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Overview[edit | edit source]

In the European Union, the Commonwealth countries, Hong Kong and the United States, green paper is a tentative government report and consultation document of policy proposals for debate and discussion. A green paper represents the best that the government can propose on the given issue, but, remaining uncommitted, it is able without loss of face to leave its final decision open until it has been able to consider the public reaction to it.  Green papers may result in the production of a white paper. They may be considered as grey literature.

Canada[edit | edit source]

A green paper in Canada, like a white paper, is an official government document. Green papers tend to be statements not of policy already determined, but of propositions put before the whole nation for discussion. They are produced early in the policy-making process, while ministerial proposals are still being formulated. Many white papers in Canada have been, in effect, green papers, while at least one green paper—that on immigration and population in 1975—was released for public debate after the government had already drafted legislation. 

United Kingdom[edit | edit source]

Similarly, in the UK, green papers are official consultation documents produced by the government for discussion both inside and outside Parliament, for instance when a government department is considering introducing a new law. 

European Union[edit | edit source]

A green paper released by the European Commission is a discussion document intended to stimulate debate and launch a process of consultation, at European level, on a particular topic. A green paper usually presents a range of ideas and is meant to invite interested individuals or organizations to contribute views and information. It may be followed by a white paper, an official set of proposals that is used as a vehicle for their development into law.

Examples[edit | edit source]

Discussion of defence policy in Australia, 2000[edit | edit source]

A major review of defence policy in Australia culminated in a white paper issued in December 2000. Prior to this, a discussion paper was released in June 2000. This discussion paper was in nature what is known as a green paper (and was sometimes referred to as such).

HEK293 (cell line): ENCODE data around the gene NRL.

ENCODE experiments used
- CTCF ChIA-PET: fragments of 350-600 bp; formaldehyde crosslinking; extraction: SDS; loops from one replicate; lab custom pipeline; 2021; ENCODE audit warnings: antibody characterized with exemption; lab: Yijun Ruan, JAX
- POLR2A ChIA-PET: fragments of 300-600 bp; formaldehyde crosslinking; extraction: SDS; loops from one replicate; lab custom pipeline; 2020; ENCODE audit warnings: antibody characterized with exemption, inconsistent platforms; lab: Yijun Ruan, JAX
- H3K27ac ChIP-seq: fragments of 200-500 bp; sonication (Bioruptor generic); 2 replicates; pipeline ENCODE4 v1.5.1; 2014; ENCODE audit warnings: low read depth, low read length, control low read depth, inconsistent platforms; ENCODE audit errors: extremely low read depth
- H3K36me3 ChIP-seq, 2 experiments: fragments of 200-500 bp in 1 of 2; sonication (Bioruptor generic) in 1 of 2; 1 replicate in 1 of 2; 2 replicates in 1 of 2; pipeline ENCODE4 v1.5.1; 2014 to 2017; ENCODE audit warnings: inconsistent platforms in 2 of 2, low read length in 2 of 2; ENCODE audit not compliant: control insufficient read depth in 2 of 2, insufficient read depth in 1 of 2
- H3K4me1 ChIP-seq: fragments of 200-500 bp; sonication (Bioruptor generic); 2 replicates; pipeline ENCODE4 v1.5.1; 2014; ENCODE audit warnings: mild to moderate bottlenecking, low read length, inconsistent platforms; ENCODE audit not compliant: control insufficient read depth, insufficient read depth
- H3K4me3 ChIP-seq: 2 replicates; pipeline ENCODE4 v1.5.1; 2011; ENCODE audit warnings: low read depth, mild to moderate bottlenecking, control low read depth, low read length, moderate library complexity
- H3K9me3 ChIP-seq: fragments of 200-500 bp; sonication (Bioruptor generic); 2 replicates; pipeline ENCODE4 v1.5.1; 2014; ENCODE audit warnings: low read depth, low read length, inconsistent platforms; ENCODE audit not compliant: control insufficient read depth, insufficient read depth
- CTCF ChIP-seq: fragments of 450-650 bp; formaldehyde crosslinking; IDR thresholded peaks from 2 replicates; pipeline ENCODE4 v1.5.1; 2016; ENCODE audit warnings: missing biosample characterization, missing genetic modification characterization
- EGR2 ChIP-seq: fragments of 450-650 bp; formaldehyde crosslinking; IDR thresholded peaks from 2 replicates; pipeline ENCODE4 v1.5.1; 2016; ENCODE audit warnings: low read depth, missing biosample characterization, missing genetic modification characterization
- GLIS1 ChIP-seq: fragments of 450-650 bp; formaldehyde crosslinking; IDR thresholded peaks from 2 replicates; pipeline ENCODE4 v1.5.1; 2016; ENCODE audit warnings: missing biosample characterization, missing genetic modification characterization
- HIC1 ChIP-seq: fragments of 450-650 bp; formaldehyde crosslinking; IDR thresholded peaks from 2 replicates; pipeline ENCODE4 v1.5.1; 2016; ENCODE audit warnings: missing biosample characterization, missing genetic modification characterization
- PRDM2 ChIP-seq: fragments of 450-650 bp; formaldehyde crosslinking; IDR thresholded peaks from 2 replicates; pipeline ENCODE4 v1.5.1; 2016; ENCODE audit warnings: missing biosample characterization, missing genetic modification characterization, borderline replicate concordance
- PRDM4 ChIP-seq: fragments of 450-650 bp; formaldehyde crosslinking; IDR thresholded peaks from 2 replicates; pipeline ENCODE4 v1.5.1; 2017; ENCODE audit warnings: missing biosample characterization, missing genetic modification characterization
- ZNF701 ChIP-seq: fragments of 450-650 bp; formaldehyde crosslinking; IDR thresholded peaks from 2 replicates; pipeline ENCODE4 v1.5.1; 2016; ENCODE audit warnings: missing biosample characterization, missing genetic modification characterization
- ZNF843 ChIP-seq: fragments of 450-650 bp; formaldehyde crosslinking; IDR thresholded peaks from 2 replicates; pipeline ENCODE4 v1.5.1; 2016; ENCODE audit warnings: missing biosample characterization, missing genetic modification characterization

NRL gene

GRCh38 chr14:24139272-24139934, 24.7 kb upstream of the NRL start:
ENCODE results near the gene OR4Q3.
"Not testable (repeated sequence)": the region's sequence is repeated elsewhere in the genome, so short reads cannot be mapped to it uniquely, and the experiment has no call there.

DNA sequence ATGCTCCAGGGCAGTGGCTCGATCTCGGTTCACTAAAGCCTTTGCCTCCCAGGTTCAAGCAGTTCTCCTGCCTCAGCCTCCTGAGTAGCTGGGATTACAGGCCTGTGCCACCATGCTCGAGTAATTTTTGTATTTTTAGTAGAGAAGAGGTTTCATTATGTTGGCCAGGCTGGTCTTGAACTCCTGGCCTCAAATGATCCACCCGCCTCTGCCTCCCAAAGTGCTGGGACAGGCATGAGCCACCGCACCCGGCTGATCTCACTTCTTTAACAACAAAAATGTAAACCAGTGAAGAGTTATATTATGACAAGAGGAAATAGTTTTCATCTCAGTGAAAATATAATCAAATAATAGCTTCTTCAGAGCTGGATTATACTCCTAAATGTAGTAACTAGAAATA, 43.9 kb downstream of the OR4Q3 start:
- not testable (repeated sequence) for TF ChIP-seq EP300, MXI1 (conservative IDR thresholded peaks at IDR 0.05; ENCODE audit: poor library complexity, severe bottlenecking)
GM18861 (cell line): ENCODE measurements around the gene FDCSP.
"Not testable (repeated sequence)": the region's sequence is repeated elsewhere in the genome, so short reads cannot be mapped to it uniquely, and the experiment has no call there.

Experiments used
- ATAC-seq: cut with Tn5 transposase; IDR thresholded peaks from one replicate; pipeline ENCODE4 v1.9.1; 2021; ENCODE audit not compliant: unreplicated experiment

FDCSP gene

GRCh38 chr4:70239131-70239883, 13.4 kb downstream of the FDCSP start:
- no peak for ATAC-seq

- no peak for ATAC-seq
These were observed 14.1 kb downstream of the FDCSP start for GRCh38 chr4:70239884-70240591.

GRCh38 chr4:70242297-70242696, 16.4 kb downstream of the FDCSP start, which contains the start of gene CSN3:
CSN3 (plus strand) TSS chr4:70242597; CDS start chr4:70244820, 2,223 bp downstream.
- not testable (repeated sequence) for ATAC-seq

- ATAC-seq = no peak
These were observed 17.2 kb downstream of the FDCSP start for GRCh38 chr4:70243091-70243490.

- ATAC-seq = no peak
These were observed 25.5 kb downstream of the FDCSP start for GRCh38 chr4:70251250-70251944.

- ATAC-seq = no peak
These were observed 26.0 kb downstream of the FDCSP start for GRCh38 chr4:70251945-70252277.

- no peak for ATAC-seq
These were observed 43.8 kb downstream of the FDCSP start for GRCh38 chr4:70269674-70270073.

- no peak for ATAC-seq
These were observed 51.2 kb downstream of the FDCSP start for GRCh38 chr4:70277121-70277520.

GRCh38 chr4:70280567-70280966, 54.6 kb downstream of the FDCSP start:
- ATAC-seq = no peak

Copyright in the knowledge economy, 2008[edit | edit source]

The purpose of the 2008 EU green paper on copyright was to foster a debate on how knowledge for research, science and education can best be disseminated in the online environment. The green paper, which was published on 16 July 2008, aimed to set out a number of issues connected with the role of copyright in the "knowledge economy" and intended to launch a consultation on these issues (see this document). The EU asked for answers and comments to be submitted up to 30 November 2008.

See also[edit | edit source]

  1. Blue book
  2. Persuasive writing 
  3. Offical White Papers (UK\USA\Australia\Canada)

Sources[edit | edit source]

  1. https://www.parliament.uk/site-information/glossary/green-papers/
  2. http://yupnet.org/boyle/archives/85
  3. http://ec.europa.eu/internal_market/copyright/docs/copyright-infso/greenpaper_en.pdf
  4. https://www.theguardian.com/careandsupportreform/what-green-paper
  5. http://klariti.com/white-papers/origin-of-white-papers/
  6. http://news.bbc.co.uk/1/hi/uk_politics/82326.stm
  7. https://en.wikipedia.org/wiki/Green_paper
  8. https://www.parliament.uk/site-information/glossary/green-papers/
  9. http://yupnet.org/boyle/archives/85
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